What did you study at Yale? What is your current profession/job?
I graduated from Yale in 2005 with a PhD in Pharmacology. After graduation, I moved to a little biotech company, working in clinical development and regulatory affairs. The company was bought by Pfizer in 2008 and since then I have worked at Pfizer in multiple roles across the company. Over the years, I led the global regulatory strategy for a new lung cancer drug, XALKORI, and then had the great opportunity to lead two multi-disciplinary development teams; one for a lung cancer drug that will be launched this summer and for a breast cancer drug called IBRANCE. After IBRANCE was approved around the globe, I was given the opportunity to move to Sweden and to the Commercial side of the business to run our local sales and marketing organization. In total, I’ve been with Pfizer for 13 years and I’ve been working as an expat in Sweden for two years now.
What do you like most about your current role? What do you find most challenging and/or rewarding?
I love working at Pfizer because of the frontline role we play every day in bringing breakthrough medicines to cancer patients in need on a global scale. The stories I hear back from cancer patients and their families are exceptionally rewarding and motivating. Playing a role in developing a medicine that gives a mother with breast cancer more time to be able to see her kids graduate from high school or get married is so fulfilling and adds real meaning to what I do. On the Development side, the opportunity to work with dedicated scientists and colleagues in translating basic research into clinical advances as well as working with external medical experts from around the globe is very intellectually stimulating, and no two days are alike. In my current Commercial role, the challenges we face on a daily basis are different than those in Development; however, they are no less important – for example, how to sustainably ensure fast and equal access to new innovative medicines for cancer patients in need. The most challenging aspect of my role is simply the pace of change in oncology. Advances in the oncology field are happening so fast that it is tough to keep up with all of the progress and implications on our development or commercialization strategies.
How did your time at Yale shape your career trajectory?
More than any one technical skill that I learned, the PhD training at Yale has shaped my career trajectory by developing my intellectual curiosity, collaborative nature, internal resiliency and a sense of determination to overcome the inevitable speedbumps that one encounters. One’s career path, similar to the scientific journey during a student’s thesis research, is never a straight line and so being open and curious to explore new avenues is critical to finding success and fulfillment. Luckily, through hard work, some good fortune, and being at a company that provides opportunities for personal and professional growth, I’ve been able to contribute and develop in ways I never would have anticipated when I left Yale.
What are the main skills that you acquired as a GSAS student which help make you successful in your current career?
Analytical thinking and the ability to communicate clearly and accurately in writing and verbally are critically important in the professional setting. I really owe my PhD advisor a lot for stressing the importance of these things, more so than any lab technique I learned along the way. Being able to collaborate and work with others effectively is also very important in the workplace as the problems we tackle in biopharma are so complex and take so long to address that they must be accomplished via teamwork and collaboration – both within a company and with external stakeholders.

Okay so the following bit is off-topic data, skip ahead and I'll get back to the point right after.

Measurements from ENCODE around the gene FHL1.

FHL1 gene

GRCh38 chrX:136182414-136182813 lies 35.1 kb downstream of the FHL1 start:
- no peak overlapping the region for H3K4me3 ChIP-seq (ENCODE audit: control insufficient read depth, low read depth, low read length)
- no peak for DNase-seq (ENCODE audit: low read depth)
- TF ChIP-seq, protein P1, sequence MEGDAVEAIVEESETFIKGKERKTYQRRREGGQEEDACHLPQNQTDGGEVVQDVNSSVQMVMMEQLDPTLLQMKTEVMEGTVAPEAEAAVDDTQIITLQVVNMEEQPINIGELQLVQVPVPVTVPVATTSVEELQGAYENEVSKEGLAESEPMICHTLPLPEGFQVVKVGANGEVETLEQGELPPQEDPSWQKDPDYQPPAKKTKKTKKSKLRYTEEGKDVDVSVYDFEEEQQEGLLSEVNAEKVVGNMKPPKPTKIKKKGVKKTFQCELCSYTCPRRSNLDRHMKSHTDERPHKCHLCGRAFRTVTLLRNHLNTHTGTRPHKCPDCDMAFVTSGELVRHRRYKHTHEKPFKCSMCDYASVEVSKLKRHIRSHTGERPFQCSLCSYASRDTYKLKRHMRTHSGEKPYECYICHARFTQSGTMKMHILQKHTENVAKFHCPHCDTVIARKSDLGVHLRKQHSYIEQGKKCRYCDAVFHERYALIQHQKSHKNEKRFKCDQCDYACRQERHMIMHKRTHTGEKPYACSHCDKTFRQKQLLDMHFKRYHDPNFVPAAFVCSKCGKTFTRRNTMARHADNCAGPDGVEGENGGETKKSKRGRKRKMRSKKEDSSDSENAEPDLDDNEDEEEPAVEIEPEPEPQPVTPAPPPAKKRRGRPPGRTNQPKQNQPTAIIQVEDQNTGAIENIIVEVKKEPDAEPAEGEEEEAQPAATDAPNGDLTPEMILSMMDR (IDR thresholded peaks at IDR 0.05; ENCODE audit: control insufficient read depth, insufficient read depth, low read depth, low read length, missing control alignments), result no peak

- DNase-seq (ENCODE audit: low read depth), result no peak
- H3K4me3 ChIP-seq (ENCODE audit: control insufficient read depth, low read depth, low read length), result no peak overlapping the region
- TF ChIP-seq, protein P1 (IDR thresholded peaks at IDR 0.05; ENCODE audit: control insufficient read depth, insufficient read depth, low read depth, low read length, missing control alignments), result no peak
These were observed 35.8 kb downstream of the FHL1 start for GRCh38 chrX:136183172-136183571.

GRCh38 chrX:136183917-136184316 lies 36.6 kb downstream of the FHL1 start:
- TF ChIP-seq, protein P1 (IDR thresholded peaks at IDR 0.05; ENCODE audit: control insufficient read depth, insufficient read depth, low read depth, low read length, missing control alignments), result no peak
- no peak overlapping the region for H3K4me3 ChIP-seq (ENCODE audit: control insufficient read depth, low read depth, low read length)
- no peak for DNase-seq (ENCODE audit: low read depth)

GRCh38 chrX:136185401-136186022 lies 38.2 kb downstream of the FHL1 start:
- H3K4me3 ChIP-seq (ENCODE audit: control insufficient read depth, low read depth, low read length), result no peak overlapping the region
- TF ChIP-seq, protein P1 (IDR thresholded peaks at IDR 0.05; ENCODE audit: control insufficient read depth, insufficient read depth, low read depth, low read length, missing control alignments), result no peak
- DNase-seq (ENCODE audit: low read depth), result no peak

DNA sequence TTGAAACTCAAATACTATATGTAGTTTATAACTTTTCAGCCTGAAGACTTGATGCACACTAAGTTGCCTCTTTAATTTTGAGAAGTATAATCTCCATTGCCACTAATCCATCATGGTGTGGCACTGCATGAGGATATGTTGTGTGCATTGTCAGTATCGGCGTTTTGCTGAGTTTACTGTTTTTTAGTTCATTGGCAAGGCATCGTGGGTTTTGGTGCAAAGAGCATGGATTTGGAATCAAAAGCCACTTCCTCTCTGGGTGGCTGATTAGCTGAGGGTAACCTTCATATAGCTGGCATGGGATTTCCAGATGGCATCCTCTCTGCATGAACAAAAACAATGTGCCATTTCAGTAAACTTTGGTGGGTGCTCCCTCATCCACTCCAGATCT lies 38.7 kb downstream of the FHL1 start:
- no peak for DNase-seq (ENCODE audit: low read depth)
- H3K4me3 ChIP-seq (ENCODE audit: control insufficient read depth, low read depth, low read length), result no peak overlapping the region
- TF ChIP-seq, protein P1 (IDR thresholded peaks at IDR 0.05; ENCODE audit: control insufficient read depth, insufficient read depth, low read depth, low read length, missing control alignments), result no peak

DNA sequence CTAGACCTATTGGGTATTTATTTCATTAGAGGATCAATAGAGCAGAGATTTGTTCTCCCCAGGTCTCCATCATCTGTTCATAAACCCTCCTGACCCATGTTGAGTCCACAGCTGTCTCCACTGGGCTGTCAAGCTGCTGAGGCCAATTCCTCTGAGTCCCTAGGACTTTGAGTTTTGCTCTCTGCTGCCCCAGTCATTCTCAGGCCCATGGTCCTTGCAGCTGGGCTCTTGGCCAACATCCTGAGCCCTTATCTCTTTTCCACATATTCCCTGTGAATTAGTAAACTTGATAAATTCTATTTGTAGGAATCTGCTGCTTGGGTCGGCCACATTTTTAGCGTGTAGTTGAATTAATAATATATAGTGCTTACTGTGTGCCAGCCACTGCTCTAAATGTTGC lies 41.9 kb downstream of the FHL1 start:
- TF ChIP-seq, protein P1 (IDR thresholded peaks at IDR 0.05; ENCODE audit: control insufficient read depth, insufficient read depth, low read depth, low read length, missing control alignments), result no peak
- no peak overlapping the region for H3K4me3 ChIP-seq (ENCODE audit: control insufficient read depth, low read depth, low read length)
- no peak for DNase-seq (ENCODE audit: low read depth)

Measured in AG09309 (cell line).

Did you acquire any professional experience related to your line of work while in graduate school?
Prior to Yale, I worked during the summers as an intern at a pharmaceutical company helping their regulatory and development teams dealing with clinical trial paperwork. My PhD thesis project at Yale was partly funded by a small biotech company so I had some exposure to biopharmaceutical research during my time at Yale. In addition, while at Yale, I read a lot each week regarding the latest developments and macro trends affecting companies in the biopharmaceutical space, so that I was knowledgeable and could speak astutely about the field when I met with external collaborators or potential employers when I graduated.
What advice would you offer GSAS students who are interested in your line of work?
Making the transition from my lab at Yale with 5 people to a biotech with 100 colleagues and then to Pfizer with 100,000 colleagues requires some adaptation. In any transition it is important to be humble, open-minded, and intellectually curious about new areas as well as new people you meet. In academic research, there is more focus on the individual and what they accomplish on their own. In a biopharmaceutical company of any size, the focus is more on the team and how to most effectively and efficiently move a project along. Being able to work cross-functionally and collaboratively with people across the globe is key. One benefit of working for a global company the size of Pfizer is that you get to interact with dozen of subject matter experts from across the globe, and through that you get exposed to lots of different cultures and can harness their diversity of experience, perspectives, and knowledge to find the best solution for a given task. While at Yale, I would just encourage graduate students to spend time building relationships outside of your silo and nurturing your intellectual curiosity beyond your research area of focus, collaborate, and always assume positive intent with those you meet. These traits will serve you well wherever your journey may lead.